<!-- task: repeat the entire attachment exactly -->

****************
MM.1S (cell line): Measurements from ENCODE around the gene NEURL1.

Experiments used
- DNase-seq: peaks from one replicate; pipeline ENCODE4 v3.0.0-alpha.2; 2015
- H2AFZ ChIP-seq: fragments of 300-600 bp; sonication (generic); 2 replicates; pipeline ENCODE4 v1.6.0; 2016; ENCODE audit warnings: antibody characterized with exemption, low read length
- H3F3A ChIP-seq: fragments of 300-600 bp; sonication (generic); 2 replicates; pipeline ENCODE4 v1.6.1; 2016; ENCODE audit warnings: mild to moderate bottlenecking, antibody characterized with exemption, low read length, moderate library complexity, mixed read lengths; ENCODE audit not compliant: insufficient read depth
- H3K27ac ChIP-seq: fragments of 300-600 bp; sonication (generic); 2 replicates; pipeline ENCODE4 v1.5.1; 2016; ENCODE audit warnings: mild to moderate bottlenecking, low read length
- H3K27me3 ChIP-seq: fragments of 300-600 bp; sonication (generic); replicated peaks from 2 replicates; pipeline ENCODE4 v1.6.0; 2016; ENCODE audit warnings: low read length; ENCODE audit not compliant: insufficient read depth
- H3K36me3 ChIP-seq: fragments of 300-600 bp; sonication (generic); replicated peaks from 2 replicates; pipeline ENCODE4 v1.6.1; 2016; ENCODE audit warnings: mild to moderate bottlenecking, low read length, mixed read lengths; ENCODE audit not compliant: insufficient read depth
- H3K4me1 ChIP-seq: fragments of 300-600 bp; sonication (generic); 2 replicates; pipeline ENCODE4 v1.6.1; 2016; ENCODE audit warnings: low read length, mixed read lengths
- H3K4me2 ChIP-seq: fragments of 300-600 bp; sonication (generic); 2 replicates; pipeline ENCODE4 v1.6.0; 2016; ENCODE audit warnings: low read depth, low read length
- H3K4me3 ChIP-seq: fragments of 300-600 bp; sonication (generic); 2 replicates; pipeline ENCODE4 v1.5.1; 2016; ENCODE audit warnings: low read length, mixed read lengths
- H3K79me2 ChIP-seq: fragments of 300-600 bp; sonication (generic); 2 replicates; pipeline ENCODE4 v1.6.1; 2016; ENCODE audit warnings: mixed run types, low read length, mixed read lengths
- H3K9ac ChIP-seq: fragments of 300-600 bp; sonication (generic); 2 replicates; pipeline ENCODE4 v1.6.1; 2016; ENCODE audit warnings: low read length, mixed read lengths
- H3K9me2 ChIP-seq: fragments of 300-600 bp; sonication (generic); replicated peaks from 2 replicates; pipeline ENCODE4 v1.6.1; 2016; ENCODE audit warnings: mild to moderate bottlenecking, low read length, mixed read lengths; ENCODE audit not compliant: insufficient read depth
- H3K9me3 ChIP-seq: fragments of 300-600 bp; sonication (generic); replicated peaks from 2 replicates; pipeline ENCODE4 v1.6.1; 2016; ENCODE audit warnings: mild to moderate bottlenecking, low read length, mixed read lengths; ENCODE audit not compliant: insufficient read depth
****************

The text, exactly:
MM.1S (cell line): Measurements from ENCODE around the gene NEURL1.

Experiments used
- DNase-seq: peaks from one replicate; pipeline ENCODE4 v3.0.0-alpha.2; 2015
- H2AFZ ChIP-seq: fragments of 300-600 bp; sonication (generic); 2 replicates; pipeline ENCODE4 v1.6.0; 2016; ENCODE audit warnings: antibody characterized with exemption, low read length
- H3F3A ChIP-seq: fragments of 300-600 bp; sonication (generic); 2 replicates; pipeline ENCODE4 v1.6.1; 2016; ENCODE audit warnings: mild to moderate bottlenecking, antibody characterized with exemption, low read length, moderate library complexity, mixed read lengths; ENCODE audit not compliant: insufficient read depth
- H3K27ac ChIP-seq: fragments of 300-600 bp; sonication (generic); 2 replicates; pipeline ENCODE4 v1.5.1; 2016; ENCODE audit warnings: mild to moderate bottlenecking, low read length
- H3K27me3 ChIP-seq: fragments of 300-600 bp; sonication (generic); replicated peaks from 2 replicates; pipeline ENCODE4 v1.6.0; 2016; ENCODE audit warnings: low read length; ENCODE audit not compliant: insufficient read depth
- H3K36me3 ChIP-seq: fragments of 300-600 bp; sonication (generic); replicated peaks from 2 replicates; pipeline ENCODE4 v1.6.1; 2016; ENCODE audit warnings: mild to moderate bottlenecking, low read length, mixed read lengths; ENCODE audit not compliant: insufficient read depth
- H3K4me1 ChIP-seq: fragments of 300-600 bp; sonication (generic); 2 replicates; pipeline ENCODE4 v1.6.1; 2016; ENCODE audit warnings: low read length, mixed read lengths
- H3K4me2 ChIP-seq: fragments of 300-600 bp; sonication (generic); 2 replicates; pipeline ENCODE4 v1.6.0; 2016; ENCODE audit warnings: low read depth, low read length
- H3K4me3 ChIP-seq: fragments of 300-600 bp; sonication (generic); 2 replicates; pipeline ENCODE4 v1.5.1; 2016; ENCODE audit warnings: low read length, mixed read lengths
- H3K79me2 ChIP-seq: fragments of 300-600 bp; sonication (generic); 2 replicates; pipeline ENCODE4 v1.6.1; 2016; ENCODE audit warnings: mixed run types, low read length, mixed read lengths
- H3K9ac ChIP-seq: fragments of 300-600 bp; sonication (generic); 2 replicates; pipeline ENCODE4 v1.6.1; 2016; ENCODE audit warnings: low read length, mixed read lengths
- H3K9me2 ChIP-seq: fragments of 300-600 bp; sonication (generic); replicated peaks from 2 replicates; pipeline ENCODE4 v1.6.1; 2016; ENCODE audit warnings: mild to moderate bottlenecking, low read length, mixed read lengths; ENCODE audit not compliant: insufficient read depth
- H3K9me3 ChIP-seq: fragments of 300-600 bp; sonication (generic); replicated peaks from 2 replicates; pipeline ENCODE4 v1.6.1; 2016; ENCODE audit warnings: mild to moderate bottlenecking, low read length, mixed read lengths; ENCODE audit not compliant: insufficient read depth